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Articles by Douglas Ankney

Progress Made in Fight Against Prison Gerrymandering But Battle Continues

Mellon Foundation to Provide $5.25 Million in Program to Distribute Books to Prisoners

The program will provide the same 500-book collection to 1,000 prisons. ...

New Mexico Corrections Pays $1.4 Million to Settle Whistleblower Complaint Alleging Retaliation for Exposing Deficiencies in Corizon Medical Care

An October 15, 2020 report from the Santa Fe New Mexican revealed that in March 2020, the New Mexico Corrections Department (NMCD) paid $1.4 million to settle a whistleblower complaint that exposed deficiencies of private health-care provider Corizon Correctional Health Care (Corizon) and the NMCD’s failure to ...

Preliminary Studies: Black/Latino Populations Disproportionately Affected by COVID-19

CoreCivic and Securus Technologies Agree to Pay $3.7 Million to Settle Suit for Illegally Recording Attorney-Client Conversations

For Some Faiths in Los Angeles County Jails, Volunteer Chaplains Are in Short Supply

Many prisoners are from broken homes, were homeless, or otherwise have no one who cares about them. The attention and compassion of a chaplain are their only source of human warmth.

But Los Angeles County, with a daily jail population around 17,600, doesn’t pay jail chaplains.

Consequently, the jails depend on volunteers and that means, for some faiths, demand far exceeds supply. “Certain communities are not as well-represented,” said Sheriff’s Sergeant Alex Gamboa, who works in the office of Religious and Volunteer Services for the county’s jails.

Gamboa acknowledged that only about 20 people are listed as Jewish volunteers, most of whom come to the jails “every blue moon.” He says funding of chaplains isn’t necessary when some religions — like the Christian faiths — have dozens or hundreds of volunteers. According to Gamboa, “Half our chaplains don’t ...

Nine Months Later, DOJ Still Hasn’t Provided Senator Rubio With Answers About Rampant Sexual Abuse at Women’s Prisons

The complaint, filed under the Federal Tort Claims Act, 28 U.S.C. § 1346, names the United States as the defendant and describes horrific assaults. Plaintiffs Rachelle Beaubrun, Kayla Buchanan, Amanda Dimuro, Kristen Goduto, Kara Guggino, Sara Hoehn, April Johnson, Maggie Leon, Rebecca Mora, Terry Nagy-Philips, Lauren Reynolds, Ann Ursiny, Cristian Villalta-Garcia, and Karen Watson (collectively “Plaintiffs”) ranged in ages from 30 to 56 and were all first-time offenders incarcerated at the minimum security unit at Coleman Federal Correctional Institution (“Coleman”) in Sumpter County, Florida (with the exception of Plaintiff Guggino who was raped at the Federal Correctional Institution in Tallahassee before being transferred to Coleman and sexually assaulted again).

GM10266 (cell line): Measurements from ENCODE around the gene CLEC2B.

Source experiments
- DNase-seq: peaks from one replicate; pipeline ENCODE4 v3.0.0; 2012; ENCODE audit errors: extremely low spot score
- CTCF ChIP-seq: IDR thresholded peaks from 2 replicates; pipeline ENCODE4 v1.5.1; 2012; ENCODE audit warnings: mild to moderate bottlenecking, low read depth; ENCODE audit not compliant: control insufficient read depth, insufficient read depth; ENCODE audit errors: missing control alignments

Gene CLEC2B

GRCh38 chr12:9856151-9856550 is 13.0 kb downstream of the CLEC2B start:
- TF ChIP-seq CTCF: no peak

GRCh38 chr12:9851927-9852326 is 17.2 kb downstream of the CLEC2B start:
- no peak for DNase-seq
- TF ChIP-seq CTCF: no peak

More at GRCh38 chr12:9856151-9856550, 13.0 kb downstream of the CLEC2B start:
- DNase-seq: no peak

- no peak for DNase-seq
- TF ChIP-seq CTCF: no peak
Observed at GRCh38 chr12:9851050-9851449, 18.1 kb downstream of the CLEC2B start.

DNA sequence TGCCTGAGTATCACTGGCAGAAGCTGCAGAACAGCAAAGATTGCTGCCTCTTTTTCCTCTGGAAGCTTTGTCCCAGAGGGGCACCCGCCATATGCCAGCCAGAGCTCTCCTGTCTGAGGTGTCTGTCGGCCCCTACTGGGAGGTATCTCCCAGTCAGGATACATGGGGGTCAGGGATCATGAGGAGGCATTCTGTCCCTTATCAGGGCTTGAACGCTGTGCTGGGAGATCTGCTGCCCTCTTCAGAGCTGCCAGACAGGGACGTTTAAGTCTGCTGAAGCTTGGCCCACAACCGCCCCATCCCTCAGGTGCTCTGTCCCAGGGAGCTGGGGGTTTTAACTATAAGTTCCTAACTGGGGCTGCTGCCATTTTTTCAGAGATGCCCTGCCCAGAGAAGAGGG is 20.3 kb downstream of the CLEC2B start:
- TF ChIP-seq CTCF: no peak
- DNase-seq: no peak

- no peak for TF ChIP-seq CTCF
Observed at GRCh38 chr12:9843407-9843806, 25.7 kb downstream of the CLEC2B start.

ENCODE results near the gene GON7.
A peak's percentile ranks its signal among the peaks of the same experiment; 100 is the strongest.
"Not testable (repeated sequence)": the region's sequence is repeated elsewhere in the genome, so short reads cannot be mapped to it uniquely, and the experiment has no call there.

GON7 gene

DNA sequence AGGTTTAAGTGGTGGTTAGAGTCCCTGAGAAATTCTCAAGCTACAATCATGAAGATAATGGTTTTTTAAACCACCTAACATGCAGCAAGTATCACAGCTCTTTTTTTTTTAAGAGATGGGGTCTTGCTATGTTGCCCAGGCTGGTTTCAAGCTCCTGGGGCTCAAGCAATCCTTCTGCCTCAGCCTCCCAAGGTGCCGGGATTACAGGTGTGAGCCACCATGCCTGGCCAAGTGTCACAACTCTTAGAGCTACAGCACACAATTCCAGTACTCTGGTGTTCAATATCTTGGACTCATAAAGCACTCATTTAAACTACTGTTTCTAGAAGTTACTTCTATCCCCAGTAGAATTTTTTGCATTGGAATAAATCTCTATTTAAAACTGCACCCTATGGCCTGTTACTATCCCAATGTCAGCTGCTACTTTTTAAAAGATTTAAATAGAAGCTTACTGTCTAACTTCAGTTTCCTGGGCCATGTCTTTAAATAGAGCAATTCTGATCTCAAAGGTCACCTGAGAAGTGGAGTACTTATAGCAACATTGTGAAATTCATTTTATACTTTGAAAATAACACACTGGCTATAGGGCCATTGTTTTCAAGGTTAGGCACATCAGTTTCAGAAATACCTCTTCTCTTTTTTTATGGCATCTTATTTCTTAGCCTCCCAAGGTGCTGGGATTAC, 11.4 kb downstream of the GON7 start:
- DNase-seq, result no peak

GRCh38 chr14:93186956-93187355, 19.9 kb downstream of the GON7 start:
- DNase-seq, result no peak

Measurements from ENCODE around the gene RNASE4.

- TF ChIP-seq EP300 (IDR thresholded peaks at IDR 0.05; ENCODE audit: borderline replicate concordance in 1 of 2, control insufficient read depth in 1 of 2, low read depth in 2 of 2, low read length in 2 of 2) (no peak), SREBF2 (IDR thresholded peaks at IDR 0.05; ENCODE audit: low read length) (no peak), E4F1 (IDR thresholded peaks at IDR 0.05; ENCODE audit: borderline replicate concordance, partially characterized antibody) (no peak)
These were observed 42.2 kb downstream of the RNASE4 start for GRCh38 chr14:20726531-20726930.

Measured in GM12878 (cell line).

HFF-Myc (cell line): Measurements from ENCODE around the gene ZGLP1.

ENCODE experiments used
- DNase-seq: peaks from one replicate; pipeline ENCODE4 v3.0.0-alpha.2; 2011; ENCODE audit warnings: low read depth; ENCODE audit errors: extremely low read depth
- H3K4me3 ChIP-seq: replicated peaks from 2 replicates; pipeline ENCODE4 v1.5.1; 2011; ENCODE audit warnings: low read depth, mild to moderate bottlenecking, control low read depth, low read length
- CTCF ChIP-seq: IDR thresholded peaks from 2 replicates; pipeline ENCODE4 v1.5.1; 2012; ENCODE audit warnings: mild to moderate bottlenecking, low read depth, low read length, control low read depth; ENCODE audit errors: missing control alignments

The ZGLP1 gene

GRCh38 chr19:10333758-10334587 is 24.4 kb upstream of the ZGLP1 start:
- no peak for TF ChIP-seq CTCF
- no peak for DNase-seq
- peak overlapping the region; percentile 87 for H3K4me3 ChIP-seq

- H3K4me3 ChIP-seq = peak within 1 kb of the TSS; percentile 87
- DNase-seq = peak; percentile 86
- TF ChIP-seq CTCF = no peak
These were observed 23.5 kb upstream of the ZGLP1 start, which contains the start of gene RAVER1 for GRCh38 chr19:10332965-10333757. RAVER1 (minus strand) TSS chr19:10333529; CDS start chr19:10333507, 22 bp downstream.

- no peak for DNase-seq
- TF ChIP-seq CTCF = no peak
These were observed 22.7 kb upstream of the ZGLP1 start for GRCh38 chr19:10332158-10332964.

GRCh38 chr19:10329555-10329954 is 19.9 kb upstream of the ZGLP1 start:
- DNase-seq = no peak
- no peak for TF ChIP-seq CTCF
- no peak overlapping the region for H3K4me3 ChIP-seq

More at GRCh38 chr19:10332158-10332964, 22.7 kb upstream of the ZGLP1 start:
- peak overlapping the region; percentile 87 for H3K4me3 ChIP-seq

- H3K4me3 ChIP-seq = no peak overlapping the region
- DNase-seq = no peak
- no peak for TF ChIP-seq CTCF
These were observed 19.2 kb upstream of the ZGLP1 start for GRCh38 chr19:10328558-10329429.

The complaint alleges that Officers Palomares, Kuilan, Phillips, Campbell, Vann, Gonzalez, Laudenstager, and Urdialez admitted to investigators that they sexually abused the ...

Members of Congress Probe Pentagon on Accreditation of Military Prisons

“The importance of maintaining military facilities, especially military confinement and corrections facilities, that meet basic health and safety standards cannot be overstated, and we are pleased that the Department takes this issue seriously enough to seek accreditation for its facilities,” the lawmakers wrote. “Unfortunately, however, it is not clear that the ACA treats its duties as accreditor with the same respect and care.”

The letter came on the heels of an investigation Warren opened last year into the private prison accreditation industry following widespread reports of mismanagement and poor conditions for detainees in facilities across the U.S.

The ACA touts itself as the “voice of corrections,” auditing private and public detention facilities and accrediting over 1,500 facilities in 49 states, D.C., and Puerto Rico. The ACA also audits and accredits several military corrections facilities in the U.S. and abroad. But documents provided to Warren’s office reveal that the ACA has not denied accreditation ...

$1.25 Million Settlement Against Tennessee County Over Sheriff’s Violations of Labor Law

Natasha Grayson, an employee of the Madison County Criminal Justice Complex (“MCCJC”), was the named plaintiff in the lawsuit, which was filed on July 2, 2019.

The suit named Madison County as the Defendant and sought to recover unpaid wages, overtime wages, liquefied damages, attorney’s fees, and statutory penalties under the FLSA on behalf of Grayson and other similarly situated current and former employees (Plaintiffs) of the Defendant. The suit alleged that Plaintiffs were hourly employees who worked eight-hour shifts, five days per week. But Defendant’s policies required Plaintiffs to arrive at the MCCJC and be ready for work 15 minutes before their shift began and to remain another 15 minutes after their shift ended. The Plaintiffs were not compensated for this time, and Defendant failed to log this time.

Since this period of 30 minutes each day was in excess of their 40 hour each week, Plaintiffs alleged the FLSA required they be compensated ...

Record Number of Laws Passed Reducing Barriers for People With Criminal Records

by Douglas Ankney  

Forty-three states, along with the District of Columbia and the federal government, passed “consequential legislation” in 2019 aimed at reducing barriers faced by people with criminal records.

The 152 laws significantly or completely eliminated obstacles to societal reintegration in areas of employment, housing, voting, jury duty and ...